Re: [CFRG] Small subgroup question for draft-irtf-cfrg-hash-to-curve

Mike Hamburg <> Sun, 11 April 2021 14:19 UTC

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From: Mike Hamburg <>
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Date: Sun, 11 Apr 2021 11:19:25 -0300
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Cc: Hugo Krawczyk <>, CFRG <>
To: "Hao, Feng" <>
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Subject: Re: [CFRG] Small subgroup question for draft-irtf-cfrg-hash-to-curve
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> On Apr 11, 2021, at 7:36 AM, Hao, Feng <> wrote:
> What this though experiment shows is an idiosyncrasy in the system. It seems the small subgroup confinement issue hasn’t been considered in CPace and OPAQUE. This is understandable given that both protocols have been assuming hash-to-curve as an idealized function. Fortunately, for the curve settings considered in the hash-to-curve draft, the size of the small subgroups is so small that the practical effect is negligible. But the effect can be dramatically different when CPace and OPAQUE are implemented in a different group where the size of the small subgroup is not small, e.g., DSA, Schnoor.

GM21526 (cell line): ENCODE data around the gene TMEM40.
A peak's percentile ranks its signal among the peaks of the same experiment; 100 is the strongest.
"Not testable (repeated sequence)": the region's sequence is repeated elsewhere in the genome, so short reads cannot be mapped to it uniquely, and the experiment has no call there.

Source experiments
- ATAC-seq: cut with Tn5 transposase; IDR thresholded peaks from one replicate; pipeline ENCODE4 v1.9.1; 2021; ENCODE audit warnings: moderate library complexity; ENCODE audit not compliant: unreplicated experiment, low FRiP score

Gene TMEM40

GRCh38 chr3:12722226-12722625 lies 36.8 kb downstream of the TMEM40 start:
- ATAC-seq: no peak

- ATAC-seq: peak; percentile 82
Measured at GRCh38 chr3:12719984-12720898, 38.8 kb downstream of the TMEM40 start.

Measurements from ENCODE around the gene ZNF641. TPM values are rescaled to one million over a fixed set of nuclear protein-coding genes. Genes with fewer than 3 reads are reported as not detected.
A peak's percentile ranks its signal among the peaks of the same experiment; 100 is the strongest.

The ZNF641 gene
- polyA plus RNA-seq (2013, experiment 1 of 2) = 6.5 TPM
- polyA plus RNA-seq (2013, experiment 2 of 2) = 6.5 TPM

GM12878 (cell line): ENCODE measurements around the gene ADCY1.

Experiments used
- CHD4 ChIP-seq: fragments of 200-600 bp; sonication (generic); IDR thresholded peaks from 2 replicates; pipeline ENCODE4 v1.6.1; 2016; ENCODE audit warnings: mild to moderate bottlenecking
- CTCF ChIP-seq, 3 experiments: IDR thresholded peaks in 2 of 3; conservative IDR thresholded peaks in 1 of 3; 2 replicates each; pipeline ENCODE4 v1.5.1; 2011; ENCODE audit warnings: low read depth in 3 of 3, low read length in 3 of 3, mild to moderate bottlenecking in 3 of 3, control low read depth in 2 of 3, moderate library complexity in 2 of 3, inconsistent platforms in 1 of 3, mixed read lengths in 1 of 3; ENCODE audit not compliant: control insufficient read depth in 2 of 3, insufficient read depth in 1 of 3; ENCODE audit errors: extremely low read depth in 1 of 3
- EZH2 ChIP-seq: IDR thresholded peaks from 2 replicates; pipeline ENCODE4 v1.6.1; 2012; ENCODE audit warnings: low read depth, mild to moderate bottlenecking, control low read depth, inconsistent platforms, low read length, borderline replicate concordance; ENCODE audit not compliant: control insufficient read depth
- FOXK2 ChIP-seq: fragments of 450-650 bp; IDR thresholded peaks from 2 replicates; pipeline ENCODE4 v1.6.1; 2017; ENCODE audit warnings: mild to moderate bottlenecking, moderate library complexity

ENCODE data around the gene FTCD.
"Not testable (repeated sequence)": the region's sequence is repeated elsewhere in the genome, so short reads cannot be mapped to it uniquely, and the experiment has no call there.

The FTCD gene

Hello Feng,

CPace and OPAQUE require prime-order groups.  Prime-order groups do not have small subgroups, other than {Id}.  CPace and OPAQUE make security assumptions on their groups, but those assumptions plausibly hold for DSA-style groups.

If you start with a uniformly random distribution on an abelian group G of order pq (where p,q are coprime) and then multiply by an appropriate factor (typically q) to get down to a subgroup H of order p, then you will have a uniformly random distribution on H.  The probability of hitting the identity in H is then 1/p, which must be negligible or else rho attacks break your scheme.  It doesn’t matter in the slightest whether q is large or small.

Or, to pull the analysis back to the full group G: the probability of landing in the small subgroup doesn’t depend on its absolute size q.  It depends on its size relative to G, which is q/(pq) = 1/p, i.e. it depends only on the size of the large group.

In sum, no, this isn’t a bigger effect for larger groups.  The only thing it really changes is the difficulty of tweaking the map before the homomorphism in order to guarantee that the identity can’t show up.  If the group is prime-order in the first place, your tweak only has to avoid one element.  But of course, if you tweak after the homomorphism, then you are only avoiding one element regardless.

— Mike